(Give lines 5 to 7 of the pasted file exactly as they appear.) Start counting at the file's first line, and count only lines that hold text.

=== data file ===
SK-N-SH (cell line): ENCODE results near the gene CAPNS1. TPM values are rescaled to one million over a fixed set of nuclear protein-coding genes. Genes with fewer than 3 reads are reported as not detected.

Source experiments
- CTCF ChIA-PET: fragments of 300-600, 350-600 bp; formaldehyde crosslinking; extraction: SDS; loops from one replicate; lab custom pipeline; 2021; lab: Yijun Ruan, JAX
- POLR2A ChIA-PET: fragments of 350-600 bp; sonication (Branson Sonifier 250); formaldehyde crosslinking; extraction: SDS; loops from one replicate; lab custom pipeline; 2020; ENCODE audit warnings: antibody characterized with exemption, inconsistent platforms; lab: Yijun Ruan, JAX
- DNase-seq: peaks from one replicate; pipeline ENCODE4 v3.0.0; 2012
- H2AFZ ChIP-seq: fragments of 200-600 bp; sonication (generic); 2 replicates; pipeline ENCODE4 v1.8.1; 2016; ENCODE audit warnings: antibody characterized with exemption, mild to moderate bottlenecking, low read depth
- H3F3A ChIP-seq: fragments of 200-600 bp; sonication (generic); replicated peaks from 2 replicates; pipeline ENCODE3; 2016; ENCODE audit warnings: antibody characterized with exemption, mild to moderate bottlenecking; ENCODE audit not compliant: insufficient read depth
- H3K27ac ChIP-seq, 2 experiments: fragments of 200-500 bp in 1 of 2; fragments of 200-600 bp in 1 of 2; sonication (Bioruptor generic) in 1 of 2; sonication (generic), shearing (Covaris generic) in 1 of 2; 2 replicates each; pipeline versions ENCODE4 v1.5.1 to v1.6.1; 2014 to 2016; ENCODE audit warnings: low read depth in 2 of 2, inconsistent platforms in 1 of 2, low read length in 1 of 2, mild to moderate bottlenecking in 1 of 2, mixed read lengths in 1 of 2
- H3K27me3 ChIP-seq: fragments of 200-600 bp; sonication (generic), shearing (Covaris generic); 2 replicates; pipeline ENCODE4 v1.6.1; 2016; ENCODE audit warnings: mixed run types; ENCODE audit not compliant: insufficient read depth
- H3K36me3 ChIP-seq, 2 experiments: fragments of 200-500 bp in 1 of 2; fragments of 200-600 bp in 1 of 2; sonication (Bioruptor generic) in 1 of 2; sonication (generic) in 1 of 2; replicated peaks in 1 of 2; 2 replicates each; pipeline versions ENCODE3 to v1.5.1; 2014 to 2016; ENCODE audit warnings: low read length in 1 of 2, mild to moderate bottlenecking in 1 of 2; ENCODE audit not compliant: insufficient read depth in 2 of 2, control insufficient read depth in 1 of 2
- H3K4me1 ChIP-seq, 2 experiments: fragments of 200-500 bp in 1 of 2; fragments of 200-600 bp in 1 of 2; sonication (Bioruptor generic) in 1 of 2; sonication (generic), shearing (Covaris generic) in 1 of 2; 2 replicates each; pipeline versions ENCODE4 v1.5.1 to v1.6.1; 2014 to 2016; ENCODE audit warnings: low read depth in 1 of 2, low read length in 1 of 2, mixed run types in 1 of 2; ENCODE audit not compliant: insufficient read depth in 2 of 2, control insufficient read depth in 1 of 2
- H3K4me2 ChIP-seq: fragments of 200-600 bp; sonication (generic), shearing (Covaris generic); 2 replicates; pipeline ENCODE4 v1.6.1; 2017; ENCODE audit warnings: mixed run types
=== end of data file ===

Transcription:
- DNase-seq: peaks from one replicate; pipeline ENCODE4 v3.0.0; 2012
- H2AFZ ChIP-seq: fragments of 200-600 bp; sonication (generic); 2 replicates; pipeline ENCODE4 v1.8.1; 2016; ENCODE audit warnings: antibody characterized with exemption, mild to moderate bottlenecking, low read depth
- H3F3A ChIP-seq: fragments of 200-600 bp; sonication (generic); replicated peaks from 2 replicates; pipeline ENCODE3; 2016; ENCODE audit warnings: antibody characterized with exemption, mild to moderate bottlenecking; ENCODE audit not compliant: insufficient read depth